Approaching the City
The 3-million-square-foot Pittsburgh International Airport opened in 1992. This state-of-the-art facility moves more than 14 million travelers in nearly 400,000 aircraft each year; it has 100 gates served by 20 passenger and 9 freight airlines. Taxis and buses provide transportation to the Golden Triangle, about 15 miles away.
The Pittsburgh area is at the center of an extensive highway system focused around Interstates 70, 80 and 76/376 (the Pennsylvania Turnpike) which run east and west, and Interstate 79/279 that runs north and south. Improvements to the Southern Beltway, the Findlay Connector, and the Mon-Fayette Expressway south of the city were recently completed and improvements to I-279 from the city to the airport area are ongoing. A recent renovation of the Fort Pitt Tunnels, which go through the base of the cliff of Mt. Washington connecting I-279 north of the city to south, was completed in early 2005 and greatly helped traffic congestion. Amtrak provides train service and Greyhound provides bus service into Pittsburgh.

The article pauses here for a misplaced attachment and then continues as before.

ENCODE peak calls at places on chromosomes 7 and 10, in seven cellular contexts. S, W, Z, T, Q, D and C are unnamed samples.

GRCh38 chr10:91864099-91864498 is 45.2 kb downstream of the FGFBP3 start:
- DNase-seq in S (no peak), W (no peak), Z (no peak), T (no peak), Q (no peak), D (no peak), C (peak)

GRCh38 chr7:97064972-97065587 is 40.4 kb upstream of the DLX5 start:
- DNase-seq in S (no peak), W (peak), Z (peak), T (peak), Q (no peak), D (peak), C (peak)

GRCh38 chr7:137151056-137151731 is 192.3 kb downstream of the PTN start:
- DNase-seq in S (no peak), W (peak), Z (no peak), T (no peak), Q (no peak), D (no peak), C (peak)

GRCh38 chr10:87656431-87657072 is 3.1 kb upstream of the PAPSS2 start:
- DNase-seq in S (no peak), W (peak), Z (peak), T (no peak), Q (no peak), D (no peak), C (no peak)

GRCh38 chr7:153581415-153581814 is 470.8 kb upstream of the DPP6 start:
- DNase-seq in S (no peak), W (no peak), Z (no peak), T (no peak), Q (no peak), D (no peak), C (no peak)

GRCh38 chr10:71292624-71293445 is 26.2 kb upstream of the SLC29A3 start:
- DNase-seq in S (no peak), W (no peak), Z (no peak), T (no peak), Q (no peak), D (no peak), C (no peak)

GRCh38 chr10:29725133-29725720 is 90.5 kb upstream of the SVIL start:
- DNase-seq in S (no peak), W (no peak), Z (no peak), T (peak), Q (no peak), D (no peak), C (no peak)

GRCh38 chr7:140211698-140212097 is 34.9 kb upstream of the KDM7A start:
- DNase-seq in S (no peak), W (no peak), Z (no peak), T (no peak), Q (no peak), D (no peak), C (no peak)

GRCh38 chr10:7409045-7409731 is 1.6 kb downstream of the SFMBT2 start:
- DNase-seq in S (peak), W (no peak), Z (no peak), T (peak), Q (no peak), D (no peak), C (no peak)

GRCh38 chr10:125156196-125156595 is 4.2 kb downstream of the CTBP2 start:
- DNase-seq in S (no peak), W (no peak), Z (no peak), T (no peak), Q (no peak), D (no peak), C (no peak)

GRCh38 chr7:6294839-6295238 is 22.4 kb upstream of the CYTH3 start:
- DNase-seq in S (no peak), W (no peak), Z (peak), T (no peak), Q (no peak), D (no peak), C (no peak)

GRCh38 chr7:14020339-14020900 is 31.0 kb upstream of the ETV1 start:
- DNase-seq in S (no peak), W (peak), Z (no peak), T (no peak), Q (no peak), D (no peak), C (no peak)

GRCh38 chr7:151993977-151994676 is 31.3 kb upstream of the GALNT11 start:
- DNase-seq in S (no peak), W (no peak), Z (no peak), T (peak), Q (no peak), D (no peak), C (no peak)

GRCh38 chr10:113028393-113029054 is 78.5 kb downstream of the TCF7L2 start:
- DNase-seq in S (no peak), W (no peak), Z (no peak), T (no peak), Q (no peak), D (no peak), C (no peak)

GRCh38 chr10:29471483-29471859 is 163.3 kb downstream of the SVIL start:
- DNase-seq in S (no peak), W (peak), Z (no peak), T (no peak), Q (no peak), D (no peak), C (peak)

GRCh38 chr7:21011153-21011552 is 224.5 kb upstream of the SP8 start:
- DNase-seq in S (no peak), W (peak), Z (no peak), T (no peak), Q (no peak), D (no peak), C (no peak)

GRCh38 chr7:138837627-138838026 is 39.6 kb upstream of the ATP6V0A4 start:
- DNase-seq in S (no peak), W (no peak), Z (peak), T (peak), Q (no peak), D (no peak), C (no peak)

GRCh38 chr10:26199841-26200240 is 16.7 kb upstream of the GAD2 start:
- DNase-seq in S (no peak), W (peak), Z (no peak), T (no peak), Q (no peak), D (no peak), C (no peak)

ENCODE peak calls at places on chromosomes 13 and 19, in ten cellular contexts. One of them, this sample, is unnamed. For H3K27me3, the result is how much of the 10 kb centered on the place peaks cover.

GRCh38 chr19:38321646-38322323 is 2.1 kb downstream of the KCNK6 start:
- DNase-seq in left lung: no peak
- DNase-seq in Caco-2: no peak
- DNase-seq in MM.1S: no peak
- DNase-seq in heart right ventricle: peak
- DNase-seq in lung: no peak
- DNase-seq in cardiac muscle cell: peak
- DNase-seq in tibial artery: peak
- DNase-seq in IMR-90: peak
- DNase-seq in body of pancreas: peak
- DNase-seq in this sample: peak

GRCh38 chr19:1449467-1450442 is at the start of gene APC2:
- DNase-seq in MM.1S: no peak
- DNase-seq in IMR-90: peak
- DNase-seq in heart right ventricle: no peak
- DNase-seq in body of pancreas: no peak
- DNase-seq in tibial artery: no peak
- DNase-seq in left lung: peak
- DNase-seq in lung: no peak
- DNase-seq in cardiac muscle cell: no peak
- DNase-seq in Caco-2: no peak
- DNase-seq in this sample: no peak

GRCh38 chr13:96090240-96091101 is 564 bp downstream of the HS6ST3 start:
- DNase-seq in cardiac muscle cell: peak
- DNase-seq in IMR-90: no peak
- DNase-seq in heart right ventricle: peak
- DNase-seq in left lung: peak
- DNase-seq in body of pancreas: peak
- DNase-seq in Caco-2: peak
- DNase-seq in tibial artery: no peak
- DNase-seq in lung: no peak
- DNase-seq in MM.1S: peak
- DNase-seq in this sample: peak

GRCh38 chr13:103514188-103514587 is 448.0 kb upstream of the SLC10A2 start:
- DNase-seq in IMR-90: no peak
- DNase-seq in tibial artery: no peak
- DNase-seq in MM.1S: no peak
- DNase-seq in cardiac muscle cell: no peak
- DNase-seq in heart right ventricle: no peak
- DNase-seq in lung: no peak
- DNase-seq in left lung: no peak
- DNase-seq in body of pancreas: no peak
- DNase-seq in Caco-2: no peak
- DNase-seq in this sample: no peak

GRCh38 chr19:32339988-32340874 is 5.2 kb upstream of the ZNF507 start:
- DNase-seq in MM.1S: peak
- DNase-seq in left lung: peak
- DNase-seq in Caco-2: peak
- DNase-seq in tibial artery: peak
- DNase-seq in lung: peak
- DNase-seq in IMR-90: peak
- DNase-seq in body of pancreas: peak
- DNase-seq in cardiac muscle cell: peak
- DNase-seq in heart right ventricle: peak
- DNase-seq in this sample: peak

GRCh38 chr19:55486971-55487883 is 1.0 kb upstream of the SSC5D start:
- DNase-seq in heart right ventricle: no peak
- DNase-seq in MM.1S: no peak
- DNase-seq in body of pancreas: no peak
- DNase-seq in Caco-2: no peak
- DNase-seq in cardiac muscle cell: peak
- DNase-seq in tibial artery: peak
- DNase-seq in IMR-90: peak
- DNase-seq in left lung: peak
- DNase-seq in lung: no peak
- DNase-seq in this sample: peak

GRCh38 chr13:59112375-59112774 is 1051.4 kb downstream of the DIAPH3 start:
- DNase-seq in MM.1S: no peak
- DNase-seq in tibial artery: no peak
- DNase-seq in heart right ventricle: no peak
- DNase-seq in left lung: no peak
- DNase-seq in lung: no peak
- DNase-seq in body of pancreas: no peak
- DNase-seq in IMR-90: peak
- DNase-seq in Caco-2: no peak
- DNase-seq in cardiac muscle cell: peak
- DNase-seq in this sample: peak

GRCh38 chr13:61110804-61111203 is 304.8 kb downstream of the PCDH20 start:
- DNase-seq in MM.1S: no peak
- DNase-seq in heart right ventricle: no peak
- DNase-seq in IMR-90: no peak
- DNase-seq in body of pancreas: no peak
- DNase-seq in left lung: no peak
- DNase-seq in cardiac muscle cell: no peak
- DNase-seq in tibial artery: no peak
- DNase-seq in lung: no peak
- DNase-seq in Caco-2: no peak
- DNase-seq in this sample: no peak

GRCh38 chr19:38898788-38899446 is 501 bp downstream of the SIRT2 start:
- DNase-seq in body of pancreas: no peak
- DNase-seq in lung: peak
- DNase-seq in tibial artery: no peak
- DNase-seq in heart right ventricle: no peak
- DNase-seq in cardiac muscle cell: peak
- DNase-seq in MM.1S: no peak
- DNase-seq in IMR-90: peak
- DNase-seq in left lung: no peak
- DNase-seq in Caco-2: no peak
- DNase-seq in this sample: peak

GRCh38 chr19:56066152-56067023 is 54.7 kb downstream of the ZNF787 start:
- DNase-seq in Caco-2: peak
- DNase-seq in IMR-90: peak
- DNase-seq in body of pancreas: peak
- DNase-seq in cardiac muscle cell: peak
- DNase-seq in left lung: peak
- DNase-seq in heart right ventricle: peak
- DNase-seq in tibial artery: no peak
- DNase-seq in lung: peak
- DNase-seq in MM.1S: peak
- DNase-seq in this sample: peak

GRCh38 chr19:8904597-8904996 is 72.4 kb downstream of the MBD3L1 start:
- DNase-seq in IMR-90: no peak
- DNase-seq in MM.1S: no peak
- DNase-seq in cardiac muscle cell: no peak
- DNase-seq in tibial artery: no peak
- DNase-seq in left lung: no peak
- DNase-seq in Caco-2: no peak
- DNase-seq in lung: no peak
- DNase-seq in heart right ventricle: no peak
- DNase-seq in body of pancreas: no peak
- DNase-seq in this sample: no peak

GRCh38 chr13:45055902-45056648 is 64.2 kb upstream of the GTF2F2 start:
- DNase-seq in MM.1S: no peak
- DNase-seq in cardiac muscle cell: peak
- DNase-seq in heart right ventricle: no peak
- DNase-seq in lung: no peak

Traveling in the City
The city center is confined in size by the three rivers and may be traversed on foot. The Port Authority Transit of Allegheny county (PAT) serves the city of Pittsburgh, all of Allegheny County and portions of five neighboring counties with 1,066 buses, 83 light rail vehicles, 4 incline cars, 75 other vehicles, and 457 ACCESS vehicles for elderly and handicapped riders. PAT services 228,454 passengers on an average weekday and had an approximate ridership of 68 million in 2004. There are 15,879 stops of which 256 are shelters or stations, and 64 Park and Ride lots with 14,850 parking spaces. Bus fare for adults is $1.75 for a one-way trip, and just 50 cents more buys one a transfer to a connecting line or a ride back home.
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